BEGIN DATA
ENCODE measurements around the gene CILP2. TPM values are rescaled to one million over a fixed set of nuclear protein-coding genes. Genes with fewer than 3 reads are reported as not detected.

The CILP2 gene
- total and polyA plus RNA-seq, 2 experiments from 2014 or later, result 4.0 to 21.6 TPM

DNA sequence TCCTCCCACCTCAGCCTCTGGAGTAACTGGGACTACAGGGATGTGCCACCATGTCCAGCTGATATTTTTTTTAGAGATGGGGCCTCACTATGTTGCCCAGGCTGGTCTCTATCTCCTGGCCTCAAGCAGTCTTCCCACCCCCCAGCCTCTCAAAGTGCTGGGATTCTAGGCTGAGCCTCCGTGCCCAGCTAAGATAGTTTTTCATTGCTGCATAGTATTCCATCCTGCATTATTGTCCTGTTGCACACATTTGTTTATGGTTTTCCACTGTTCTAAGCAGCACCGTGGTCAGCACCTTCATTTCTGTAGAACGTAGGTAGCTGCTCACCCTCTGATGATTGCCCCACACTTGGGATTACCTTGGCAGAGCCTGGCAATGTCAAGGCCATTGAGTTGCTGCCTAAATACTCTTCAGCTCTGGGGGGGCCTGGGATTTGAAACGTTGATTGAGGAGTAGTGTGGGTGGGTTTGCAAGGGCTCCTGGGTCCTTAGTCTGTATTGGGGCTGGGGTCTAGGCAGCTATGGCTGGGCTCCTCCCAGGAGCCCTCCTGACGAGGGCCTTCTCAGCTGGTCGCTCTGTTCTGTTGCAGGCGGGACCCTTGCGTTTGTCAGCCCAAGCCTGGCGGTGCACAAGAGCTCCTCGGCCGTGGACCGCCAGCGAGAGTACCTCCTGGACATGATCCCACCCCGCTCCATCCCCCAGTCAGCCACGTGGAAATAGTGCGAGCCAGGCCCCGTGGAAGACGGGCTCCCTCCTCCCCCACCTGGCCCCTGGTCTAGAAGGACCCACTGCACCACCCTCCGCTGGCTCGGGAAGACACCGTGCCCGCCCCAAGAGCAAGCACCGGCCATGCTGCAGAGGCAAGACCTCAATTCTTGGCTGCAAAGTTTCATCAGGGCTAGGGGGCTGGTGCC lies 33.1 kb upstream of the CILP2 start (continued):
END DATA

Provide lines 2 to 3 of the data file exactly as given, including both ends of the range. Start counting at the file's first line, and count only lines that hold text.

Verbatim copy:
The CILP2 gene
- total and polyA plus RNA-seq, 2 experiments from 2014 or later, result 4.0 to 21.6 TPM